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Local News

November 15, 2011

Ommegang: Fracking may force us to leave

COOPERSTOWN -- Brewery Ommegang is warning that it would have to consider relocating if the town of Middlefield's ban on gas drilling is struck down and horizontal gas drilling begins.

The ominous warning is contained in a new legal brief filed in support of Middlefield's recent zoning law.

"If its water were to be contaminated, the Brewery could be forced to move its business elsewhere," the court papers state. "Its Master Brewer and Quality Control chemist agree that even if Brewery Ommegang wished to do so, it could not remove many of the toxic chemicals commonly used in hydrofracking, should they be released into the Brewery's water supply."

Ommegang, the village of Cooperstown and four environmental groups -- Otsego 2000, the Natural Resources Defense Council, Riverkeeper and Catskill Mountainkeeper -- are asking for friend-of-the-court status so they can be in Middlefield's corner as it defends its ban from a legal challenge mounted by Cooperstown Holstein Corp.

Cooperstown Holstein has leased tracts of land to the gas industry and contends the town overstepped its authority when it prohibited heavy industry, including drilling for gas and oil. The lawsuit maintains that only the state is empowered to regulate gas drilling.

According to the legal brief filed by Earthjustice in state Supreme Court, a non-profit environmental law firm that is representing the brewery and the other would-be parties to the case, what drew Ommegang to Middlefield was the "readily available and plentiful amounts of clean water."

Ommegang spokesman Larry Bennett told The Daily Star the brewery currently employs 83 people.

He noted about 50 percent of the land that borders Ommegang's acreage is leased to drilling companies. The health-threatening chemicals that would be used in fracking fluids, he said, would pose a severe threat to the brewery's wells, which supply Ommegang with more than a million gallons of high quality water a year.

"You can't build a filtration plant that would get rid of (the toxic chemicals used in fracking)," Bennett said. He also noted that trucking water into the plant would be too expensive.

The only options for Ommegang, he said, would be "shutting down or moving."

"We're really not threatening anybody," Bennett continued. "That is just the reality of the situation. It's a worst-case scenario at this point; but as we all know, these things can happen."

An attorney representing Cooperstown Holstein, Michael Wright of Vestal, said he will be filing a legal brief arguing that the application for friend of the court status for Ommegang, the village of Cooperstown and the environmental groups be rejected.

"We just don't think it's of significant import," he said of the brief, noting the central issue in the case involves whether Middlefield exceeded its authority in regulatory matters when it banned gas drilling in June.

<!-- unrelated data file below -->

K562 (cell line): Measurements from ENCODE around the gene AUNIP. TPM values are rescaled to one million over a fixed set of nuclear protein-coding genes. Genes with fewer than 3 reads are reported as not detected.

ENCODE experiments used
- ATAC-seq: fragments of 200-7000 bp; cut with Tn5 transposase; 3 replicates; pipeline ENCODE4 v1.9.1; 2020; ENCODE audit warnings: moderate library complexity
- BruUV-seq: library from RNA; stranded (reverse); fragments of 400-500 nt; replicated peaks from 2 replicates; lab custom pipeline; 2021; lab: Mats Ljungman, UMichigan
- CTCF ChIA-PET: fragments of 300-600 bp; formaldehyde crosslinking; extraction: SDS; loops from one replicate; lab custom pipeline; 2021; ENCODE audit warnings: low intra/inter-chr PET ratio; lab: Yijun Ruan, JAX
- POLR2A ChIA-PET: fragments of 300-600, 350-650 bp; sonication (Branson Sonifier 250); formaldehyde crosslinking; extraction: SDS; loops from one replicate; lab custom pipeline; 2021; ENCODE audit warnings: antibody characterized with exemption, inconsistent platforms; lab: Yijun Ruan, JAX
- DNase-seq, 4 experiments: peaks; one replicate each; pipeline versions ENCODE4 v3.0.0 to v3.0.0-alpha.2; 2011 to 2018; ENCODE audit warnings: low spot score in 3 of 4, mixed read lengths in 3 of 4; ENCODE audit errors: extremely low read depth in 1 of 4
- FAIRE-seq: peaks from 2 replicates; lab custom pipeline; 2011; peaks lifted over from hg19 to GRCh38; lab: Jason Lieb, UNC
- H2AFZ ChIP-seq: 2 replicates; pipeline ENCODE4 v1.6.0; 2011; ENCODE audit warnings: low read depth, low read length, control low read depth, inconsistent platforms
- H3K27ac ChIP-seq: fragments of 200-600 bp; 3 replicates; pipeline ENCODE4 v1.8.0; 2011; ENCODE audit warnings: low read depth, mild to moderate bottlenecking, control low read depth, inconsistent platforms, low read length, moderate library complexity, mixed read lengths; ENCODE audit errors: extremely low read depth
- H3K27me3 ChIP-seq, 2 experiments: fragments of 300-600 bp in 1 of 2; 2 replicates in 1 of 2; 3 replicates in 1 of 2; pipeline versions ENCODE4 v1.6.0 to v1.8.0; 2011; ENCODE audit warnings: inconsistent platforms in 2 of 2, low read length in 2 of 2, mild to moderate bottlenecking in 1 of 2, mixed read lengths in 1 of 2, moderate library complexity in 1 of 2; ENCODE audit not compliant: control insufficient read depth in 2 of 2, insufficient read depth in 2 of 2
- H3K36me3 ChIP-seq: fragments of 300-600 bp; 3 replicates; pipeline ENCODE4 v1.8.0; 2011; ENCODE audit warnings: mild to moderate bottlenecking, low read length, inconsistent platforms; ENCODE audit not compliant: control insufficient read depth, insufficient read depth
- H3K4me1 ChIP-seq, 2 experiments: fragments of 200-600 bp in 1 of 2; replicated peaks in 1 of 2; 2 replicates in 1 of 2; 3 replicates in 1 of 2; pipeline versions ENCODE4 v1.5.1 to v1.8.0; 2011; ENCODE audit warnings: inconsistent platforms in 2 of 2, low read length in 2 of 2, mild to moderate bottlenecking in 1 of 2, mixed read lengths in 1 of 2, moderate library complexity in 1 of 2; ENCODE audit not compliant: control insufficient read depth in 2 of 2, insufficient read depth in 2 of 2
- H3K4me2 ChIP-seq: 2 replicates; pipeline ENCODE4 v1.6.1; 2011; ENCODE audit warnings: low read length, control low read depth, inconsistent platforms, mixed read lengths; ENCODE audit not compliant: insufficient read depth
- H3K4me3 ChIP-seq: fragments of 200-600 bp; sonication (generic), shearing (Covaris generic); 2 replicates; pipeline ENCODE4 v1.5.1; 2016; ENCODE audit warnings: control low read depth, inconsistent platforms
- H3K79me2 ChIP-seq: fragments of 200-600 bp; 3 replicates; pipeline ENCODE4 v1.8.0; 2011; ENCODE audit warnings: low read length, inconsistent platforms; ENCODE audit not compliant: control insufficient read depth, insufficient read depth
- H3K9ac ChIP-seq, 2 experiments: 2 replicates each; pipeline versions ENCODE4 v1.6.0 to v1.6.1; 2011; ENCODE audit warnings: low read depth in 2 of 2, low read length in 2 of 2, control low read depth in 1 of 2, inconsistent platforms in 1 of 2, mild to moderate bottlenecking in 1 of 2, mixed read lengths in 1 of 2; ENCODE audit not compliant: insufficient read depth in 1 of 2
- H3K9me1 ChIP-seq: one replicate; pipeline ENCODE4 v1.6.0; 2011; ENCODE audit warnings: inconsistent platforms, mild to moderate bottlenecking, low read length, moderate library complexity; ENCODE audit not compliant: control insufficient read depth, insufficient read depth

Deborah Goldberg, the Earthjustice attorney representing Ommegang and the other parties seeking friend of the court -- or "amicus" -- status said in her 20 years of experience as a lawyer she had never encountered a litigant who spent so much effort trying to thwart such briefs.

"The gas industry is just scorched earth (in its approach) and is going to do whatever is necessary, including trying to prevent the judge from having another perspective," Goldberg said. In the end, though, she said it will be up to the court to determine whether or not the arguments being made by Ommegang and the other parties will be considered.

The Middlefield case has been assigned to state Court of Claims Judge Donald Cerio, who is based in Madison County and who will be handling the matter as an acting Otsego County state Supreme Court judge. No hearing date has been set.

Goldberg said Cooperstown Holstein has lined up as co-counsel a lawyer representing Anschutz Exploration Co. in its lawsuit seeking to toss out a similar drilling ban enacted by the town of Dryden. The judge handling that case has blocked requests from environmental groups seeking to have their arguments also be given consideration, she said.

Otsego County Chamber of Commerce President Rob Robinson said his group is divided on hydrofracking and has not taken a formal stance. However, if a major employer such as Ommegang was considering pulling out of the region, the chamber would work towards helping it stay, he said.

"Anything that would force a company to think about moving out of the region is a problem that we would need to deal with," Robinson said.

The village of Cooperstown, in seeking to have the Middlefield zoning rule upheld, also pointed to potential economic consequences for the region and the importance of allowing municipalities determine their own character through local zoning laws.

"The economic devastation to our historic village and our world class attractions -- the National Baseball Hall of Fame and Museum, The Farmers' Museum, the Fenimore Art Museum, the Glimmerglass Festival, the historic Otesaga Resort Hotel, Bassett Healthcare Network, and Otsego Lake -- would be incalculable," the legal brief stated.

It went on to say: "The Village has an interest in this case because the preemption challenge filed against local bans on gas development and infrastructure threatens to undermine the longstanding power of towns to use zoning to protect community character."

At issue in both the Middlefield and Dryden cases is whether state statute trumps local attempts to zone out gas drilling.

The gas industry, in its court papers, argues the state Oil, Gas and Solution Mining Law, enacted in 1981, "supersedes all local ordinances relating to natural-gas drilling, subject only to two limited exceptions for the exercise of jurisdiction by local governments: local roads and property taxes."

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